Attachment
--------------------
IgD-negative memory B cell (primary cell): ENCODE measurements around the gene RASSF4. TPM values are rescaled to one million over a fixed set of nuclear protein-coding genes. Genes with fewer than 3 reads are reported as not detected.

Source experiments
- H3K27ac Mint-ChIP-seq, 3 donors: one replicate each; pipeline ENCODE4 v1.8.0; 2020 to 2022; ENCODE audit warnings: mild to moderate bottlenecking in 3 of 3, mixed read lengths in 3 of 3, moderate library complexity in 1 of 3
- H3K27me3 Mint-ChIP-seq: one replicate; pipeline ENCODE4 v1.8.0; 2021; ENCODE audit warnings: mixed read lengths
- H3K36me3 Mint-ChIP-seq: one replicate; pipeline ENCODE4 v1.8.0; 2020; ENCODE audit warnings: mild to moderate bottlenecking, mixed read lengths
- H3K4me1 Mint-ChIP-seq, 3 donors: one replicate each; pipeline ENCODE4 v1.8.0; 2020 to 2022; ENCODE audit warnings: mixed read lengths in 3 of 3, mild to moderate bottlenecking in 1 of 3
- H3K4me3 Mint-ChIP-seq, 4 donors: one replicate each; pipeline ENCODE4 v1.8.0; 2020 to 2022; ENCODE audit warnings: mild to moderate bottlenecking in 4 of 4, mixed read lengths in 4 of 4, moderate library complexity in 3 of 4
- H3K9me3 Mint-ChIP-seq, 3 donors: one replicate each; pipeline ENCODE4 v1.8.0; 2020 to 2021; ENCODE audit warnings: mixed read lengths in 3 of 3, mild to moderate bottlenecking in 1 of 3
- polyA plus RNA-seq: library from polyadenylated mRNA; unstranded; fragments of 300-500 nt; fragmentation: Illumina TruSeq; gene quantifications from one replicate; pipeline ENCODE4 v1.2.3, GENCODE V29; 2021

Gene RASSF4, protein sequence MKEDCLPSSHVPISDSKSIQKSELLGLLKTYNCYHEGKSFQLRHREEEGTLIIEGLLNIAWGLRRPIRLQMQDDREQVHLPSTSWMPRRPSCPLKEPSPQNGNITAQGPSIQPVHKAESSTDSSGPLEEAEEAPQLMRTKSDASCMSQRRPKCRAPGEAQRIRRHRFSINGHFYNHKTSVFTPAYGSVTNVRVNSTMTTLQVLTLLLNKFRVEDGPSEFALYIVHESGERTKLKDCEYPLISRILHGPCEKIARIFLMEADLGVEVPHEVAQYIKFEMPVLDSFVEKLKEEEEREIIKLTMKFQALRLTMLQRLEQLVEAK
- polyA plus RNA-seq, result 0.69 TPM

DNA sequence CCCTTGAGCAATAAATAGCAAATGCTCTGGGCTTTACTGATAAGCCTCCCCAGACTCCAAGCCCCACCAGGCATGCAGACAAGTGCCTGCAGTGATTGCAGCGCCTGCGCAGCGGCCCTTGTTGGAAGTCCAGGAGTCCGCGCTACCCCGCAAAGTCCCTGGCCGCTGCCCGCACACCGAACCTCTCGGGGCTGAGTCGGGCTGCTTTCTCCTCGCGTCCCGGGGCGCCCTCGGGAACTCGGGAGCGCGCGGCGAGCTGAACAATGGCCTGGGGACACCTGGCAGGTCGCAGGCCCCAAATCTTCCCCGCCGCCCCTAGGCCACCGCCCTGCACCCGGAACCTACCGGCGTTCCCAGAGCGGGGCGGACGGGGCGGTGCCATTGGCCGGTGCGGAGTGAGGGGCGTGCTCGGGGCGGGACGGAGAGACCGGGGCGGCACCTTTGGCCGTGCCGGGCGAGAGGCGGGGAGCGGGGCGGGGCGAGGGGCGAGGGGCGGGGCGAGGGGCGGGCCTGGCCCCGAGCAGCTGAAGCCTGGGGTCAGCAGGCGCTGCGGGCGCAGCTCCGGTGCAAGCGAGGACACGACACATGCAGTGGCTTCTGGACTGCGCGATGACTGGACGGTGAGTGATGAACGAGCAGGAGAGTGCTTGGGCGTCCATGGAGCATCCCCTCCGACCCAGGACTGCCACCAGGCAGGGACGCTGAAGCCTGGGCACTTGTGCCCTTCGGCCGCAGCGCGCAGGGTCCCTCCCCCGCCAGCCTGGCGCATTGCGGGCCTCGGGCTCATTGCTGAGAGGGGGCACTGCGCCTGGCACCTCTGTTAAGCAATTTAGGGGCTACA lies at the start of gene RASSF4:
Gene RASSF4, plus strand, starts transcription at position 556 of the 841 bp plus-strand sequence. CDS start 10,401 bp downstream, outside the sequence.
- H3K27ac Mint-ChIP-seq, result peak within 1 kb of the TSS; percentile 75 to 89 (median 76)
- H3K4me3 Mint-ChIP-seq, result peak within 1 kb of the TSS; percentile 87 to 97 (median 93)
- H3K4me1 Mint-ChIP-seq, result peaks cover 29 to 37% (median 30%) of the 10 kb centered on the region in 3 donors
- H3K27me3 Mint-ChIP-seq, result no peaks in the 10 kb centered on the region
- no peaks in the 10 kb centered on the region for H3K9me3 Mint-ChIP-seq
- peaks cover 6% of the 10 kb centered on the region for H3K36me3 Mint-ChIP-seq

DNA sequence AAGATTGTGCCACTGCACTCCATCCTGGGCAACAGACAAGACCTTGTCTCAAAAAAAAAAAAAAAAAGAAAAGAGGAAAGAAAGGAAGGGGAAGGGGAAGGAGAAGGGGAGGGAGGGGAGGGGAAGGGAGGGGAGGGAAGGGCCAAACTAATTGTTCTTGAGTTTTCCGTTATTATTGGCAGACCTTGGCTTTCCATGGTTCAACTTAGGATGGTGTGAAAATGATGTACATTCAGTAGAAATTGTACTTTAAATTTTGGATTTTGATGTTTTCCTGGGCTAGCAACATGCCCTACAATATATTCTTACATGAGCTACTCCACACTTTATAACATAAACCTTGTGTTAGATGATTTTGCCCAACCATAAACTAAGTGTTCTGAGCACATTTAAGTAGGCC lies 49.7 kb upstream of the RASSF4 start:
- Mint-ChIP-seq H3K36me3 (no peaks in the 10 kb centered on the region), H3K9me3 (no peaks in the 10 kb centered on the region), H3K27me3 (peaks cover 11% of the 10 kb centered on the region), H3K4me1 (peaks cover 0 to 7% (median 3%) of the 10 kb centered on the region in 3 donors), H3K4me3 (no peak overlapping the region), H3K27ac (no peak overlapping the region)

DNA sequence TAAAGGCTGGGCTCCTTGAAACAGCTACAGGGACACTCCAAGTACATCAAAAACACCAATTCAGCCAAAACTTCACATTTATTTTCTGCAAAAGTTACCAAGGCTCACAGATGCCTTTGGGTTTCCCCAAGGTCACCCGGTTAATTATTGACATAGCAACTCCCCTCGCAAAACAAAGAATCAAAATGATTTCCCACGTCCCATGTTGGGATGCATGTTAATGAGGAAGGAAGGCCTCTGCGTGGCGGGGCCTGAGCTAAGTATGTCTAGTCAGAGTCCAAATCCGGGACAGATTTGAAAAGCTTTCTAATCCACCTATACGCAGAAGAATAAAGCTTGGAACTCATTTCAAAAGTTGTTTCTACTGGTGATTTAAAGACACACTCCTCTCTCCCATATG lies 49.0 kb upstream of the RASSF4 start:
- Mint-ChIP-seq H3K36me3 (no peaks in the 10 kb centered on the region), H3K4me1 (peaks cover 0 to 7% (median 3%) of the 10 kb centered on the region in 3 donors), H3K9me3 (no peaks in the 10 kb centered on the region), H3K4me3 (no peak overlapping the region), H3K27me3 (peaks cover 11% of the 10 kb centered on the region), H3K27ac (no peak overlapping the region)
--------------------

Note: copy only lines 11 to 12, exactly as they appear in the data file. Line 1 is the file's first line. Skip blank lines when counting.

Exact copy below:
- polyA plus RNA-seq, result 0.69 TPM

DNA sequence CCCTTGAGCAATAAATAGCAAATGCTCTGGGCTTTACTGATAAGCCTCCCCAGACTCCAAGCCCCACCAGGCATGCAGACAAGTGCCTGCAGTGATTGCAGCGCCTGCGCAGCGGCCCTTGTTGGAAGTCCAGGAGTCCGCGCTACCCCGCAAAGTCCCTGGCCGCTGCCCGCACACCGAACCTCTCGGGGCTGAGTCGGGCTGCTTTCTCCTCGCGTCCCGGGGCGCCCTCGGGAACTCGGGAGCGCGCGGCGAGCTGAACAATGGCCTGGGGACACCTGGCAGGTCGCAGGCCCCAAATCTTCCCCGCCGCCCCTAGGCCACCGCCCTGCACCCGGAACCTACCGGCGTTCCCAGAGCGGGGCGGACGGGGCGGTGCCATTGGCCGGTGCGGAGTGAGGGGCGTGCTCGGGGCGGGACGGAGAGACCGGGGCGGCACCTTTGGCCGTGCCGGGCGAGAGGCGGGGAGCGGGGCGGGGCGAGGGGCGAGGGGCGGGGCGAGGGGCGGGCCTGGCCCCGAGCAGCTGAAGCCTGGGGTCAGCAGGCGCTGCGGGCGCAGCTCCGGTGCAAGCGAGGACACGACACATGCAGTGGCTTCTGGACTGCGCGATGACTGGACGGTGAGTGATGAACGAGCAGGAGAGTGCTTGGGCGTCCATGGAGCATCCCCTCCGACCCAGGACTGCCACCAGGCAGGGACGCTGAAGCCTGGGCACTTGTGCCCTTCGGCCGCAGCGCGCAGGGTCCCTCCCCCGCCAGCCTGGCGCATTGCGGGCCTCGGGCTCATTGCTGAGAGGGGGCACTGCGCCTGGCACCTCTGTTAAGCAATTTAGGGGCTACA lies at the start of gene RASSF4: